A healthy lifestyle-including having a balanced diet, getting plenty of rest, and being active-is important while you breast-feed. It can help you have more energy and reduce stress. It can also help you build a healthy milk supply.
It's also important to know what to avoid. Anything you put in your body can be passed to your baby in breast milk.
It is possible that the main title of the report Reye Syndrome is not the name you expected. Please check the synonyms listing to find the alternate name(s) and disorder subdivision(s) covered by this report.
Have a balanced diet so that you get the vitamins and minerals you need for breast-feeding. You'll need to eat extra calories compared to the amount you ate when you weren't breast-feeding. It's a good idea to continue taking your prenatal vitamins while breast-feeding.
Avoid quick weight loss. If you want to try to lose your pregnancy weight, lose it a little at a time so you don't affect your breast milk.
Try to sleep and rest as well as you can. You likely will not have a normal schedule when you first start to breast-feed. But you can take naps and find time to rest for short periods throughout the day, such as when your baby sleeps.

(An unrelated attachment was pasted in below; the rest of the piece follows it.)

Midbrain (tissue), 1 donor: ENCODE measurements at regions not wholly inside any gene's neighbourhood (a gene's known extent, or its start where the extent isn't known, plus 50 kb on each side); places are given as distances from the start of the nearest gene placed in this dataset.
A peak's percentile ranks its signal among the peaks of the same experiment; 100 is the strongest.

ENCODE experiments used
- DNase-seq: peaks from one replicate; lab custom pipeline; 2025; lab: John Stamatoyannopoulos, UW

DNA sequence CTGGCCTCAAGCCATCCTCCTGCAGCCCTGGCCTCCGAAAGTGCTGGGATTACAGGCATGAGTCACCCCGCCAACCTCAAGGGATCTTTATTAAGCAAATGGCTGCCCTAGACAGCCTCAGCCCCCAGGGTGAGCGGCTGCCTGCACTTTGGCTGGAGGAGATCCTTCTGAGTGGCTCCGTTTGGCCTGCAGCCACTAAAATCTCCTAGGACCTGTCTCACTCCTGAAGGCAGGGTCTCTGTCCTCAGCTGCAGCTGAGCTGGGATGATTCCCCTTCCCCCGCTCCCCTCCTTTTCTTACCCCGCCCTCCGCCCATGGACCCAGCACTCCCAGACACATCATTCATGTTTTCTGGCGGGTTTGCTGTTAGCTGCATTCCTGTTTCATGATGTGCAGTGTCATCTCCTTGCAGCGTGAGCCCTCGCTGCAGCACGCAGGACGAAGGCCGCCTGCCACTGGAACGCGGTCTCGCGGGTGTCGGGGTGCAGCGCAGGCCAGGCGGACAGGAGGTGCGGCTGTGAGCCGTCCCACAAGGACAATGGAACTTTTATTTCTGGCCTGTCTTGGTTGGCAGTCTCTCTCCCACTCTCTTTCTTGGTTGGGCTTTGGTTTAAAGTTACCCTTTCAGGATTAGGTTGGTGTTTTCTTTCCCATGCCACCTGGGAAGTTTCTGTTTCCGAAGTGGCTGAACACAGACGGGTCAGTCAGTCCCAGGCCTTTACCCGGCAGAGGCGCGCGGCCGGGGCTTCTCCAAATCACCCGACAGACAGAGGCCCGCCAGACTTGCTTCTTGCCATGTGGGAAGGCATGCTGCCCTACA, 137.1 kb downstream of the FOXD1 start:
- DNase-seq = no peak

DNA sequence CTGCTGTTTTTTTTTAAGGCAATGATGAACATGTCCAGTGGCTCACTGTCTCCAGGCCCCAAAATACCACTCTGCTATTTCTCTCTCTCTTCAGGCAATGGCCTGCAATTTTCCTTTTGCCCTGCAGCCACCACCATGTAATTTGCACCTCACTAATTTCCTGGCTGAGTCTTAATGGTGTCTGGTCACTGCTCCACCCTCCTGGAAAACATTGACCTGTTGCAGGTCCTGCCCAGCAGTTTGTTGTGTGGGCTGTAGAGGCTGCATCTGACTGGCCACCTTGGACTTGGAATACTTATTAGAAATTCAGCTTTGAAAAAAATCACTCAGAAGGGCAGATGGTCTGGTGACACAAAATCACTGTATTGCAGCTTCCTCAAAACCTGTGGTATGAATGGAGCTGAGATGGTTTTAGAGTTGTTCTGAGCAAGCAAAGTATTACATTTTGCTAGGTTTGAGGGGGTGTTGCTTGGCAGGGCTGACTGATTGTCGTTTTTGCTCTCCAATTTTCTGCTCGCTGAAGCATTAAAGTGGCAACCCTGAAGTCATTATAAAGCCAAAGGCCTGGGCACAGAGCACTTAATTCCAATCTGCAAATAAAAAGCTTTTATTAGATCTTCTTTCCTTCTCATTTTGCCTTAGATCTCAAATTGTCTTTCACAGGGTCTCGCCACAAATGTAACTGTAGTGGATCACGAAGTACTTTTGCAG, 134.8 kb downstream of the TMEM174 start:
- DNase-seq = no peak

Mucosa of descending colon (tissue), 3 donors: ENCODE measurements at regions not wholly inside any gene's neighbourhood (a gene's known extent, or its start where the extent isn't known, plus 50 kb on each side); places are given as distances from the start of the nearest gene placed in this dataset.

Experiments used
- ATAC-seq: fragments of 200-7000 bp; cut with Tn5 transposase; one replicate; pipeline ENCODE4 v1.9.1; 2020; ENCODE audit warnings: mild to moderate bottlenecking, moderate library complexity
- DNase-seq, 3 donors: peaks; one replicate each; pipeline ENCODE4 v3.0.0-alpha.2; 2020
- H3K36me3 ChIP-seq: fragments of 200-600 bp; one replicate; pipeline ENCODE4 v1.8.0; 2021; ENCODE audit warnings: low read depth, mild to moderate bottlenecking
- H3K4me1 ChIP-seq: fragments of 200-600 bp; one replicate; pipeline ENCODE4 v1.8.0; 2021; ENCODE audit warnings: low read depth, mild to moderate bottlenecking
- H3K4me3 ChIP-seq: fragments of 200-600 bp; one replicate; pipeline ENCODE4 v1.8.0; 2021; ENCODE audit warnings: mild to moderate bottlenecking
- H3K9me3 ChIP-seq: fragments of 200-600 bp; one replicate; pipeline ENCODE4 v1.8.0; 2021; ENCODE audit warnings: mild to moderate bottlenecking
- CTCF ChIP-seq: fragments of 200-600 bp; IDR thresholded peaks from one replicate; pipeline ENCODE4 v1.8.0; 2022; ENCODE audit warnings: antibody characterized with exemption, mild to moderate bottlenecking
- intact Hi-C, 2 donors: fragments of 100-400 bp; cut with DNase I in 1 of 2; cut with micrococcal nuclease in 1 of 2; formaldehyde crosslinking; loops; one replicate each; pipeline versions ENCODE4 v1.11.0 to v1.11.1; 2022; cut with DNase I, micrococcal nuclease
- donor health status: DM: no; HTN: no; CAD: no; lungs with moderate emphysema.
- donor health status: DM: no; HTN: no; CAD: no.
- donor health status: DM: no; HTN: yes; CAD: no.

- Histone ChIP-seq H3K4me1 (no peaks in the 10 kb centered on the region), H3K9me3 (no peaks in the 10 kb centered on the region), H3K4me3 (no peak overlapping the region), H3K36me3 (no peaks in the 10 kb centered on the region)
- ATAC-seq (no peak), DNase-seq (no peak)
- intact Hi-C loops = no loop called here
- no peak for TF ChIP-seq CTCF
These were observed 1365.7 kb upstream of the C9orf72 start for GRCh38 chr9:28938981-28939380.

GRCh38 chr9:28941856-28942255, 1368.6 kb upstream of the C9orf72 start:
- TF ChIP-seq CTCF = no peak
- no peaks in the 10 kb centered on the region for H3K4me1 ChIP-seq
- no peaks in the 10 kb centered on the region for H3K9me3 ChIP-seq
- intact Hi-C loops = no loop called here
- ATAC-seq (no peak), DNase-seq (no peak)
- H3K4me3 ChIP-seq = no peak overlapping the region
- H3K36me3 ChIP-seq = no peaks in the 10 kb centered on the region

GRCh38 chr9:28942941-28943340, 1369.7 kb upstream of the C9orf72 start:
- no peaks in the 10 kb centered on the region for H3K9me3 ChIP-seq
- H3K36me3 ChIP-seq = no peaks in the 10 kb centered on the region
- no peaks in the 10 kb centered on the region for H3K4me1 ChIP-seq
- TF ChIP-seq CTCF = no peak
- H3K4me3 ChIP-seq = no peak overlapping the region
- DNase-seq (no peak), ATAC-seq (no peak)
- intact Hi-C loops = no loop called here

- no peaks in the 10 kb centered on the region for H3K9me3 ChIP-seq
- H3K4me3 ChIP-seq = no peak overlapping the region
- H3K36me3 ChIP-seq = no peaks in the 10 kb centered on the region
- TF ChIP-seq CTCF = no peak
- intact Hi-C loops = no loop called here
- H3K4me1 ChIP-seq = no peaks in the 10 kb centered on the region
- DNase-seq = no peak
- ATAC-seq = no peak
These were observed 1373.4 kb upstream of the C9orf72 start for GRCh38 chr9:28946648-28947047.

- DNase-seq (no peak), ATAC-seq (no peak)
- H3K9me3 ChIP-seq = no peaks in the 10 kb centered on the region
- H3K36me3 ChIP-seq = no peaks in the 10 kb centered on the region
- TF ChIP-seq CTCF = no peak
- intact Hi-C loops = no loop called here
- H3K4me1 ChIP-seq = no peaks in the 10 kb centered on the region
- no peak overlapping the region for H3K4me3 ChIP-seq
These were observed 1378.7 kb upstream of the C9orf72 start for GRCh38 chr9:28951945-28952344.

Use birth control methods if you want to lower your pregnancy risk. Women who are breast-feeding can still become pregnant. But you are not likely to become pregnant in the first 6 months of exclusive breast-feeding (which means you are feeding your baby on demand and not using formula, food, or water to supplement his or her diet). After your baby is 6 months of age, you need to use a birth control method if you want to avoid pregnancy, regardless of whether you are breast-feeding exclusively.
Having a new baby and breast-feeding take time to get used to. Take it easy on yourself. Find ways to help yourself cope in the first few months. Learning more about how your baby will grow and change may be helpful to you too. For more information, see the topic Growth and Development, Newborn.